Union blasts big supermarkets for wages that mean their ‘workers cannot afford food sold at their workplace’

Adrian Lowe
The Nightly
3 Min Read
Staff at Woolworths and Coles don’t earn enough to afford the groceries sold at their workplace, the Retail and Fast Food Workers Union has told the Senate inquiry into pricing.
Staff at Woolworths and Coles don’t earn enough to afford the groceries sold at their workplace, the Retail and Fast Food Workers Union has told the Senate inquiry into pricing. Credit: Ron D'Raine/Bloomberg

Unions representing workers at Australia’s biggest grocery chains claim their members don’t earn enough to buy food at their own workplace, calling on Senators examining the sector to take steps to break the giants’ “power mongering”.

Public anger at perceived price gouging by supermarkets is spilling over into increased aggression at staff in stores, putting 1.5 million of Australia’s worst-paid workers directly in danger, the Retail and Fast Food Workers Union has told the Senate inquiry into grocery prices in a submission.

“Coles and Woolworths workers . . . feel the effect of price gouging every day in two critical ways,” the union said. “They simply cannot afford the food and groceries they sell in their workplaces.

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“(And) when an aggrieved consumer decides to give a spray to Coles or Woolworths for gouging them at the checkout, it is not the CEO, CFO, hardened executive or managing director who is being abused.

“Having been the essential worker heroes of the pandemic, they are now the frontline workers paid poverty wages in unsafe workplaces, subjected to daily abuse because of the power mongering of their employers”.

The union, known as RAFFWU, has more than 3000 members but is opposed to the Shop, Distributive and Allied Employees Association — otherwise known as the “shoppies” — a conservative union that wields power within the Labor Party.

RAFFWU has over the past year orchestrated a series of strikes by supermarket workers, the first of its kind, claiming wages and conditions for Coles and Woolworths workers had gone backwards while the companies were making “record profits during a cost-of-living crisis”.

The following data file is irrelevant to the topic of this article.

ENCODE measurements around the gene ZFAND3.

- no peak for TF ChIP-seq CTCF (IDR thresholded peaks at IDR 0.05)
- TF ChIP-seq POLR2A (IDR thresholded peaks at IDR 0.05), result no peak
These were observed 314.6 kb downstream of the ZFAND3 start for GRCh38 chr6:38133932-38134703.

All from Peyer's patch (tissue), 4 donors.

Woolworths chief executive Brad Banducci in 2022 backed a minimum wage rise that kept pace with inflation and last year said the increase would “make a meaningful contribution” to wages for 145,000 staff.

The Australian Retailers Association, which represents the big supermarkets, last year made the highest minimum wage increase recommendation to the Fair Work Commission of all employer groups

RAFFWU has accused the “duopoly” of anti-competitive price manipulation and excessive power over suppliers and their workforces.

The SDA’s submission to the inquiry largely focused around the need for minimum wages to increase “in line with productivity arising from technological advances”, citing automation of warehousing processes, electronic rostering and other digitisation.

“Corporate Australia is strengthening its position,” the SDA submitted. “It’s time for change, and that will come through ‘decent work’ — decent wages and conditions.”

Separately, the Queensland Premier — whose government is also conducting a similar inquiry — said he hopes his State’s hearings will complement the Federal ones.

He said the major supermarkets had agreed to assist the Queensland inquiry, which is to examine the cause and effect of increased supermarket prices, and opportunities for better transparency for consumers and producers, as well as pricing variability, particularly in regional areas.

The Queensland inquiry is due to report on May 31, after a series of hearings during that month. The Senate report is due May 7.

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